torsdag 15 januari 2015

2014 Retrospective

2014 was an impressive year for old school Magic. The interest in the format has grown both locally in Sweden and internationally. Starting on a personal note, this is the curent state of Project M:

It's actually somewhat finished. One might argue that I could use more duals, but with their current price tag, that seems like a long shot. I have the Unlimited versions of the UGs and Volcanics should I want to play them, but I think I prefer to keep the deck BB for now. It's nonetheless a pretty impressive pile compared to the version of the deck I played in Regensburg two years ago:
Did not have the cards for a sideboard, but the main was actually pretty solid.
On another personal note, the nerdy side of me thinks that this is pretty sweet:
Full A/B power on a 1994 Khalsa-Brain mat. Checking it off the bucket list I guess ;)
So, raising our sights a little to the Swedish tournament scene, we can in good conscience say that it has been a good year to play old school. We've had 12 tournaments in Sweden this year, and the major ones have really been major. Both BSK and n00bcon attracted 40+ players, and Freespace's Frippan Open tournament attracted 27 players, being the fifth largest tournament in the format yet (after n00bcon 6, BSK 2014, n00bcon 4, and n00bcon 5). I personally had even more fun at Frippan Open than at BSK 2014, being able to drink at a tournament and upholding the casual ambience feels important to enjoy playing 93/94 fully. There used to be more beer in Magic. Long gone are the days where each GP had their own bar, or when Mark Justice got to casually drink beer in the semifinals of Worlds (check the first 10 seconds of that link if you want to see Justice drawing his opener from an unsleeved deck right next to a beer at the table).

One of the best things with the evolution of the format in Sweden during the last year is the emerging groups of old school players in other towns though. I hope to travel to Scania at some point this year to battle Arkanon and his playgroup at their own turf, and I'm very much looking forward to travel to Arvika to play in a tournament against Kungmarkus and the Arvika players in February. Great excuse to meet new people.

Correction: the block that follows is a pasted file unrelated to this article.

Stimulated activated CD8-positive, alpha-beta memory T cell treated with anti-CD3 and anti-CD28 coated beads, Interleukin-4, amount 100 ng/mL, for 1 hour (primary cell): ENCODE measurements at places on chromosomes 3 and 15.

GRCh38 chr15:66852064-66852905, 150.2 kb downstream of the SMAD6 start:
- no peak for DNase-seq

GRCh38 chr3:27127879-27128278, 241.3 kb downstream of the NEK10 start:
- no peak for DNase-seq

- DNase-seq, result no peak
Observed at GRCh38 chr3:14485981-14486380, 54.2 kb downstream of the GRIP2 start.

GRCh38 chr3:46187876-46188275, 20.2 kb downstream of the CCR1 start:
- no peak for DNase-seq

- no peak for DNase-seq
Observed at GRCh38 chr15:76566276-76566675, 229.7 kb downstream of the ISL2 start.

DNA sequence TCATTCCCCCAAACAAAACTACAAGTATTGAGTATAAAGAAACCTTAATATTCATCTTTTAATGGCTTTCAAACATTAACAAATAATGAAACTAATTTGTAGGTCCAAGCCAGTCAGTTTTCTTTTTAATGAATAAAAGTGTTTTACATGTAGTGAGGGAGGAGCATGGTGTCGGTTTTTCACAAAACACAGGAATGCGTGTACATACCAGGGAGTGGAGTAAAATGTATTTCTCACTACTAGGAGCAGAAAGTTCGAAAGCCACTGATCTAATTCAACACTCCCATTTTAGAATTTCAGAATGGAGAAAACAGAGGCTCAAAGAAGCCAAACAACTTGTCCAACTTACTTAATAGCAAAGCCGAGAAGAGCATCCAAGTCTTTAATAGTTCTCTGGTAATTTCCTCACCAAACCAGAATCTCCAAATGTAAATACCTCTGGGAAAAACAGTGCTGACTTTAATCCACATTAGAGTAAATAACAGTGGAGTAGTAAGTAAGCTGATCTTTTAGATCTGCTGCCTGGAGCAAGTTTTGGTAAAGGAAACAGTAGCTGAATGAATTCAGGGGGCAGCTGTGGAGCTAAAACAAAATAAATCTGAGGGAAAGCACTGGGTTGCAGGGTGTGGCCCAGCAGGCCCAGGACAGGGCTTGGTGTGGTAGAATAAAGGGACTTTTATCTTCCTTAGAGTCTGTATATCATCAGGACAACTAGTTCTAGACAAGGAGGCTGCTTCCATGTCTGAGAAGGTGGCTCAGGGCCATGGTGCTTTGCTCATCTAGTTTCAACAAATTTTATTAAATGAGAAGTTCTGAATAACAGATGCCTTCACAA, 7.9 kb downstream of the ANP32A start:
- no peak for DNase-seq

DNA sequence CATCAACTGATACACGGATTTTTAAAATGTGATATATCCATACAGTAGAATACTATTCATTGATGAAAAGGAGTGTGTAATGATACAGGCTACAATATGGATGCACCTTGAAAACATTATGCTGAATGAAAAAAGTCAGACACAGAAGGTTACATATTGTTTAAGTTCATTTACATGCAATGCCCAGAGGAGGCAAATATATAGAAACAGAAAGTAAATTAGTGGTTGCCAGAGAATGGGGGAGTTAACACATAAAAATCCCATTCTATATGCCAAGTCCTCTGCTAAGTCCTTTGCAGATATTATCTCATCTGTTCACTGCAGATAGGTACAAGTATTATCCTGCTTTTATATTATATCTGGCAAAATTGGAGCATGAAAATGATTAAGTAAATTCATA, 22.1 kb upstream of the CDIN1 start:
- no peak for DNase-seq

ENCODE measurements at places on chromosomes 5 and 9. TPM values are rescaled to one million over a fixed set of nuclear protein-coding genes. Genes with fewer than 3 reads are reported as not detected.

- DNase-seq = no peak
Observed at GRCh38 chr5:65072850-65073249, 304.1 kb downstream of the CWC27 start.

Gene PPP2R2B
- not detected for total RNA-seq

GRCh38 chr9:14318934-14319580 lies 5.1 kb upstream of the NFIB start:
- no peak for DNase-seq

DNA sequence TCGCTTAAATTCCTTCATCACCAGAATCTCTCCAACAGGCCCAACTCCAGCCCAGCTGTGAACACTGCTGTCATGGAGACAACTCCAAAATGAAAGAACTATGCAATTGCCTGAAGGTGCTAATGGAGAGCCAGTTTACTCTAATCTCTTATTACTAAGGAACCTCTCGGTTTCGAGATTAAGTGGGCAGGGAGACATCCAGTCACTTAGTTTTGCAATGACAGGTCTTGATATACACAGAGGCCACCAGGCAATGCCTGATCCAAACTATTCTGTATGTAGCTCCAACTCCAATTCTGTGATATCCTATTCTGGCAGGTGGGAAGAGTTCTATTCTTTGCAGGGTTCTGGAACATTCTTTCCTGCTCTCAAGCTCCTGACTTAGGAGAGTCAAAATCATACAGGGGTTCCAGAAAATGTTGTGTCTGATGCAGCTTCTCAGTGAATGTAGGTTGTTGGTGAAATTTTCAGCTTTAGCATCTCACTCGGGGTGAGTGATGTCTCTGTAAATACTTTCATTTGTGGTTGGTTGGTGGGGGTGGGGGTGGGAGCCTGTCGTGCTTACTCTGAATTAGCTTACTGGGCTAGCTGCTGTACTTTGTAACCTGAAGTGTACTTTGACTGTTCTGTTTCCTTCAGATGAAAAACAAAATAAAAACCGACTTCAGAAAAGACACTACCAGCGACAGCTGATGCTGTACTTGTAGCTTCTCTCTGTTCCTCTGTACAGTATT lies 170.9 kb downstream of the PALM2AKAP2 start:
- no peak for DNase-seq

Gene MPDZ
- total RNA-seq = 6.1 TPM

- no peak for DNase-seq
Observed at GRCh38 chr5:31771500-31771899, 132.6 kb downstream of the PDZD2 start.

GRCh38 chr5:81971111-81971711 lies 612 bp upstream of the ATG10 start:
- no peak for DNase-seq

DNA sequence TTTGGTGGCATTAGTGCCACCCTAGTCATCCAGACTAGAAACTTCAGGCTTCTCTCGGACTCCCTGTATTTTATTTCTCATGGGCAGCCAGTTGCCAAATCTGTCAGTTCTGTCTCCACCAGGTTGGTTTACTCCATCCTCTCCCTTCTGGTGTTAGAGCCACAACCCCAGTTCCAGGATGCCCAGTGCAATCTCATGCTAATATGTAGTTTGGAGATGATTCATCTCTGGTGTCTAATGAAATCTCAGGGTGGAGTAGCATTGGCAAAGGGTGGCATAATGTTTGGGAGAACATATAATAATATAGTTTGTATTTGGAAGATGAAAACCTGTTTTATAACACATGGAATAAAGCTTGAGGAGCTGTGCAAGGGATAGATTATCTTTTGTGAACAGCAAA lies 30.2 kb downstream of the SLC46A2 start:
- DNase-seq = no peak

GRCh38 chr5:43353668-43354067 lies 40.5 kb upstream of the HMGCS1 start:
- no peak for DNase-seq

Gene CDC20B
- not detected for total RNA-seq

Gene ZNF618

So, looking at an international scale, there are actually quite a few non-Swedish groups by now. A year ago, the only tournaments outside of Sweden had been in Canada, but last year we saw players organizing tournaments in France, Italy and different parts of the US. There are also players in Germany, Russia, Denmark and many other places. There are a lot of people who does a great amount of work to keep the format living and create opportunities to play. Without people like Jason Jaco, Dustin Espersen, Greg Titcomb, Manuel Sternis and Jacopo Borrelli the format could never have grown internationally the way it has during the last year. Thanks, people like you gives me a lot of motivation to keep this blog going! :)
Dustin's deck from last week's tournament at Eudo Games in Berkeley. This is just ridiculously sweet.
The format has also grown over social media last year. If you haven't checked them out, have a look at Greg Titcomb's Instagram or Kalle Nord's ditto. There's also a subreddit for Old School Magic now, also started by Greg. The traffic to this blog is about double of what it was a year ago, and a year ago I was almost certain that we had peaked. It's pretty cool to see that other people shares your passion for 20-year old playing cards :)
Monthly pageview trend since March 2012. The monthly views have now passed the total number of Unlimited Lotuses ever printed. There actually seems to be an interest in old school tech ;)
Good netiquette holds that I should mention a few of my favorite posts from the last year. Among my own posts, I would probably pick these as some of the better ones (in no particular order):
  • The return of The Deck. I've written a few short "deck techs" during the year, and this is probably my favorite of them. Very impressive deck, with an interesting background.
  • All in good timing. This is the only post I've written yet where I go well beyond 1994, and discuss rules and decks up to Urza's Saga. It started with me trying to write a "Magic: The Puzzling" quiz post using rules from 1994, but evolved into a rant about how odd timing used to be in the mid 90s.
  • The Fire of Sri Lanka. A post about the card Serendib Efreet. It's a cool card :)
  • Cut from a different Cloth. A nostalgic post about the first Magic play mats and the history of Khalsa Brain games, with comments from Japji Khalsa. Japji is an awesome craftsman, and he does some great work. "Fun" fact: after this post, the cost of early Khalsa-Brain mats on ebay tripled.
  • Priorities and Luxury. A post about why we prioritize to spend so much money on our cards, and why we play an expensive card game with little to no price support.
There have been some great guest reports during 2014 as well; e.g. Olle Råde's report from BSK, Felipe's report from Playoteket and Heiner Litz's report from Eudemonia, among many others. Thanks a lot, they have been very appreciated! Please keep them coming :)

All in all, it has been an exciting year for old school Magic, and I'm happy to be a part of the great community. It's a fun hobby to have, and has helped me wind down when life has gotten stressful.

Here's to a great 2015!

27 kommentarer:

  1. Awesome! /Åland

    SvaraRadera
  2. Very nice mg, keep up the good work!

    /axelsson

    SvaraRadera
  3. I love your deck mg! I can't wait to beat you in februari ;)

    //Kungmarkus

    SvaraRadera
    Svar
    1. Haha, I'm sure I'll be having the last laugh next month ;)

      Radera